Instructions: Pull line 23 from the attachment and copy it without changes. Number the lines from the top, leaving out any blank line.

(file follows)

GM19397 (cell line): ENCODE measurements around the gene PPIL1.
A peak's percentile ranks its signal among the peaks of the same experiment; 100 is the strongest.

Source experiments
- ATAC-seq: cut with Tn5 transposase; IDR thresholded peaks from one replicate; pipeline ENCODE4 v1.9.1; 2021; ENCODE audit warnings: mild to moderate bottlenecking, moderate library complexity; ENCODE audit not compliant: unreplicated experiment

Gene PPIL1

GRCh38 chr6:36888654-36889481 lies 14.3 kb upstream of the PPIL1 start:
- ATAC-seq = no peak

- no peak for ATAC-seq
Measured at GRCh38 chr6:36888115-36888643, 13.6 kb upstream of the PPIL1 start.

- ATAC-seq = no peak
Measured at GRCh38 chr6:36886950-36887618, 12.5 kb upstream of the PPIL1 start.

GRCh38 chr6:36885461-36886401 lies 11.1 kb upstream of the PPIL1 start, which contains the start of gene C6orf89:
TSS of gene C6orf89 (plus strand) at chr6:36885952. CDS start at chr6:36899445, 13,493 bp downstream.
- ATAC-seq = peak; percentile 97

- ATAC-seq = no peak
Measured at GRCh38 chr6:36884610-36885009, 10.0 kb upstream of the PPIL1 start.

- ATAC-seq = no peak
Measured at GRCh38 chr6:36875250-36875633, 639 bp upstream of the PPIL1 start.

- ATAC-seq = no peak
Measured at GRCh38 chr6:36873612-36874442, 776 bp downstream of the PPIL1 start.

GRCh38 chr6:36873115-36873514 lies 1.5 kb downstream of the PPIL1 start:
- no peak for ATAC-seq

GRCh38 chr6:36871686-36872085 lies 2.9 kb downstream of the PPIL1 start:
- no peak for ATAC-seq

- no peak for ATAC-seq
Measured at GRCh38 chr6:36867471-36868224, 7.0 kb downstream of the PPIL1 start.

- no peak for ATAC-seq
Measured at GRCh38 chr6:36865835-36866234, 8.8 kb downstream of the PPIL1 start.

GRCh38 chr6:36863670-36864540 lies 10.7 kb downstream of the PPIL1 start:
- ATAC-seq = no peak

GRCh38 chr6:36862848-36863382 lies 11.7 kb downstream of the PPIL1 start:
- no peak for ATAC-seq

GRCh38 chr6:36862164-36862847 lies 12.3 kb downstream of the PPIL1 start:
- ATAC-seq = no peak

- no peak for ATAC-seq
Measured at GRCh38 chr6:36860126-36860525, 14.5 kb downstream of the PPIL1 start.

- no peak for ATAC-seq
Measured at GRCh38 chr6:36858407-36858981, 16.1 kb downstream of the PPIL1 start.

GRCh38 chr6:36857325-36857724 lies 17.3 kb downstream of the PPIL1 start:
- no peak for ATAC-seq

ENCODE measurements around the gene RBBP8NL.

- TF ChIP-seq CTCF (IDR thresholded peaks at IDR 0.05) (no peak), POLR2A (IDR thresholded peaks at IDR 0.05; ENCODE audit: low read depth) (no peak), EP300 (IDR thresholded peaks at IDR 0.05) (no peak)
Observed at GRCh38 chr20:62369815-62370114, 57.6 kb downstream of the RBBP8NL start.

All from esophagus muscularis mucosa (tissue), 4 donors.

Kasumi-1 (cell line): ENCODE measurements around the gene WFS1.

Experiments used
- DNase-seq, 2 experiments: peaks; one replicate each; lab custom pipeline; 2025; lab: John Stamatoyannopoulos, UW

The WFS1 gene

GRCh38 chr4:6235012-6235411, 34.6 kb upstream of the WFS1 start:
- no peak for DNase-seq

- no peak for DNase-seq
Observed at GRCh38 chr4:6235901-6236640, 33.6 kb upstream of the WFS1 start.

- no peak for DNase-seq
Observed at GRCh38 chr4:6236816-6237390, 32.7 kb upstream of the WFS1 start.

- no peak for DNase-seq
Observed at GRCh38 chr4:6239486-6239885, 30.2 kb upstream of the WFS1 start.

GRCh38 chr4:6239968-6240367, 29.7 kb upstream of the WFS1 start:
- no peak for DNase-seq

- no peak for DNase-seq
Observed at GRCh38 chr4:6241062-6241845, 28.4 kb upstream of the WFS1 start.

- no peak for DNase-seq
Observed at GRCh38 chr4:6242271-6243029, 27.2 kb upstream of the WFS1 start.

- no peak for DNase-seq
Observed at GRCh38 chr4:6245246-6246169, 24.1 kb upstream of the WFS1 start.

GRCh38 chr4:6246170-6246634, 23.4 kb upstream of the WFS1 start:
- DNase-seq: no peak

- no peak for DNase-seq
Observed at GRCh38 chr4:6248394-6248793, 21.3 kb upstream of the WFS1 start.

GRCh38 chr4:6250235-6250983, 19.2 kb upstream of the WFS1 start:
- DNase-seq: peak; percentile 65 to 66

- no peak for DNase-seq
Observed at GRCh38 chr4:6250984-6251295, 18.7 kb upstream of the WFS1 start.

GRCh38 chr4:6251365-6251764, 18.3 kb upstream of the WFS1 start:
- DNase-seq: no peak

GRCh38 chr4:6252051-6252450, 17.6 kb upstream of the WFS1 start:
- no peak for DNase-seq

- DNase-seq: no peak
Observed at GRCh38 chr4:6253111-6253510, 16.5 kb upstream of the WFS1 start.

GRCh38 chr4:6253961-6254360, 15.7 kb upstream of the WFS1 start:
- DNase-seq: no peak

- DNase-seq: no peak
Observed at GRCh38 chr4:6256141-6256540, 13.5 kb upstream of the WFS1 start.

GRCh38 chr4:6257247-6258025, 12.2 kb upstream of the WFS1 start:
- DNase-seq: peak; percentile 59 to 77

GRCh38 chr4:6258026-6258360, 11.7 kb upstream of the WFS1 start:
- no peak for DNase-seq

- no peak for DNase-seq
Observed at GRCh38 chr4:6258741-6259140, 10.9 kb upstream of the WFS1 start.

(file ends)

GRCh38 chr6:36871686-36872085 lies 2.9 kb downstream of the PPIL1 start: